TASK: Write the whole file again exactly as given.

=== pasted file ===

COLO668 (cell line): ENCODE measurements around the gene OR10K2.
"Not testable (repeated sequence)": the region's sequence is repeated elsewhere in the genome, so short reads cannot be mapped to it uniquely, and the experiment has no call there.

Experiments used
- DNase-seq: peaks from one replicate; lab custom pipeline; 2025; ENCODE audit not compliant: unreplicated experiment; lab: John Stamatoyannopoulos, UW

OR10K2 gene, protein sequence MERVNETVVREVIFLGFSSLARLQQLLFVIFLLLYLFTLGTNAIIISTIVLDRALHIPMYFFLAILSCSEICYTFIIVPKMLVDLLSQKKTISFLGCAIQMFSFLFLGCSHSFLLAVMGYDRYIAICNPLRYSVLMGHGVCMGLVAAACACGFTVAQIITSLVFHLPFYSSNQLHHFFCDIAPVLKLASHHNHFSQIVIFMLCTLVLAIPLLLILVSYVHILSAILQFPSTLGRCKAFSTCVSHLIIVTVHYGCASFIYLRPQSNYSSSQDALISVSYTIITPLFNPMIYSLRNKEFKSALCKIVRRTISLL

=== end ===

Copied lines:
COLO668 (cell line): ENCODE measurements around the gene OR10K2.
"Not testable (repeated sequence)": the region's sequence is repeated elsewhere in the genome, so short reads cannot be mapped to it uniquely, and the experiment has no call there.

Experiments used
- DNase-seq: peaks from one replicate; lab custom pipeline; 2025; ENCODE audit not compliant: unreplicated experiment; lab: John Stamatoyannopoulos, UW

OR10K2 gene, protein sequence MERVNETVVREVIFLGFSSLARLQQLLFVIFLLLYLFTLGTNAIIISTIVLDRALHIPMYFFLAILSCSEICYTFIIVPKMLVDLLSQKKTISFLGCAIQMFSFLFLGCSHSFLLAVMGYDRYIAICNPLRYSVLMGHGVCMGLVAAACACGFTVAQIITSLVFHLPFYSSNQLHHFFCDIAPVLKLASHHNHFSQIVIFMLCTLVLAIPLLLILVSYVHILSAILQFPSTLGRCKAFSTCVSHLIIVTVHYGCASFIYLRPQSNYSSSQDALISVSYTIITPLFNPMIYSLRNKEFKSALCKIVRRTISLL